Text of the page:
On Shavuot, there is a beautiful tradition to decorate our synagogues with flowers, in part as a celebration of the harvest season.


Also, special piyyutim (medieval poems) are read. Most remarkably as a long poem called Azharot, written by Shelomo ibn Gabirol. It has all the 613 commandments of the Torah in rhyme. The custom of the K.K. Sefardi congregations in New York, Amsterdam, London, Philadelphia, and others is for the men to read this in the afternoon before Minḥa, where everyone takes turns and read a few lines before the next person takes over. On the afternoon on the first day of Shavuot, the first half is read with the negative commandments (the prohibitions, “what we may not do”), and on the second day, the positive commandments are read (“what we must do”).
Click here to listen to the Azharot melody:


Then, there is the reading of Meghillàth Rūth, the Book of Ruth. In many congregations, this is also read in the afternoon, after the Azharot. The custom in K.K. Shearith Israel in New York is that pre-Bat Mitzwa girls read the Book of Ruth after morning service.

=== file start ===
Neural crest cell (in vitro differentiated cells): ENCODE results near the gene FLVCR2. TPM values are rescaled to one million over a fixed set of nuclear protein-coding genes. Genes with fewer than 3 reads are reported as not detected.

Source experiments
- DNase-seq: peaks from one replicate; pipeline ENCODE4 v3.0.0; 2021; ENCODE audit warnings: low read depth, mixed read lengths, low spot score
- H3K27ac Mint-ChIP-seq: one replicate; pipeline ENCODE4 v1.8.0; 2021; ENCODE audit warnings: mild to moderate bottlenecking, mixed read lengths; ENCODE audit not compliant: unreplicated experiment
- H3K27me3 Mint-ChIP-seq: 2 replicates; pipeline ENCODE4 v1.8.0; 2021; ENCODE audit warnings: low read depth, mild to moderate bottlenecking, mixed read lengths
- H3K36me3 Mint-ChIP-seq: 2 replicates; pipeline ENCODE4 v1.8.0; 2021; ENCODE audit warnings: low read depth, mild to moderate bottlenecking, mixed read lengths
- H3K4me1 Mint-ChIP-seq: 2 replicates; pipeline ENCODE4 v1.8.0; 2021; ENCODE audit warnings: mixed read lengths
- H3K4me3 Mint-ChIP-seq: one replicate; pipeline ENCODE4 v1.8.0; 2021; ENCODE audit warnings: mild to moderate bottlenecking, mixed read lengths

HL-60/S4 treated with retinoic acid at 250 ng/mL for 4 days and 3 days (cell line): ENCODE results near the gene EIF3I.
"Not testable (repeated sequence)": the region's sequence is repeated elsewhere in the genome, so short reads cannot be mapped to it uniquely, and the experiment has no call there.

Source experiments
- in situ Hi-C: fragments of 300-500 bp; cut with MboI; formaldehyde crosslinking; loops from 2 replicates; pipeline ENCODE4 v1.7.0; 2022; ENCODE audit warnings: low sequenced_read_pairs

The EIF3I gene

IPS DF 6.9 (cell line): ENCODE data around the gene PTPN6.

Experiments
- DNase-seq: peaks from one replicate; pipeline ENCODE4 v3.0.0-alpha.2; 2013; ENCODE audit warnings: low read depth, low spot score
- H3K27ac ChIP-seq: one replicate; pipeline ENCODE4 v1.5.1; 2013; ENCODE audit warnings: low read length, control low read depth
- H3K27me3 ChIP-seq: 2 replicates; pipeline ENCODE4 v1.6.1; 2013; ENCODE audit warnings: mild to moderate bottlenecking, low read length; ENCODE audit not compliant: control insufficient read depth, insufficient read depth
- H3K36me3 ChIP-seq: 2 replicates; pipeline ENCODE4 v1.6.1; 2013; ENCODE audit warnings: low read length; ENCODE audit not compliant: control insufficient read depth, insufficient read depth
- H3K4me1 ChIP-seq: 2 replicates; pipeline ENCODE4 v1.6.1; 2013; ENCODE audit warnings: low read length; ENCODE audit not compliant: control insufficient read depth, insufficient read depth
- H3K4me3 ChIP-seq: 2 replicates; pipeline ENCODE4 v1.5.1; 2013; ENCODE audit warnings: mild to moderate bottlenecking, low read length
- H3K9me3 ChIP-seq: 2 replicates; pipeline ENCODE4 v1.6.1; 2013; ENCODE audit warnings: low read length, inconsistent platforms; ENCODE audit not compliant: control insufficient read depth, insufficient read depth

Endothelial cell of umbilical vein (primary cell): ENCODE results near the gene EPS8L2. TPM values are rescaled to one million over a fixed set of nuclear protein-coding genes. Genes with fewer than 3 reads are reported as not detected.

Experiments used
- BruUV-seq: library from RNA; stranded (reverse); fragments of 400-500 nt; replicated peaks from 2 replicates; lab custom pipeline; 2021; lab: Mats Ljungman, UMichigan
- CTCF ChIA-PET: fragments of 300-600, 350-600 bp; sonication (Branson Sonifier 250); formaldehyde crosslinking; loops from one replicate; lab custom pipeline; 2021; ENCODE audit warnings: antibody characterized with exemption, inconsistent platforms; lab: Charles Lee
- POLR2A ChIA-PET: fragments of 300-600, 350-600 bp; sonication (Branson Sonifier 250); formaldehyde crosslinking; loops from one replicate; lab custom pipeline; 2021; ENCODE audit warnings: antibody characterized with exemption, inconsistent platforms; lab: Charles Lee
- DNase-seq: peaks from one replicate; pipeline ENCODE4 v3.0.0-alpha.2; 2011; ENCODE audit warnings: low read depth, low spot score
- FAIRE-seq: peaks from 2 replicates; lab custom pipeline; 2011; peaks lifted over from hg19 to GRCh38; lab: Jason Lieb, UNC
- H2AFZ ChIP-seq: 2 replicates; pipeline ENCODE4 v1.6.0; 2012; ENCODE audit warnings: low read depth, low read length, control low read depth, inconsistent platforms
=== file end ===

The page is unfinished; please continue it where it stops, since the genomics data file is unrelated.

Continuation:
One reason given for reading the Book of Ruth is that Ruth declared: “Where you go, I will go, where you sleep, I will sleep, your people will be my people, and your God will be my God.” Ruth chose to follow her mother-in-law Naomi and to remain with the Jewish people. As such, she can be compared to the Israelites who accepted the Torah. Also, Ruth’s story takes place during the wheat harvest, and her story is therefore appropriate for the Harvest Festival (Ḥagh ha-Qaṣîr).

The Book of Ruth is read with a very special tune.
Here is a recording of the first chapter of Ruth:
For the other chapters, see here: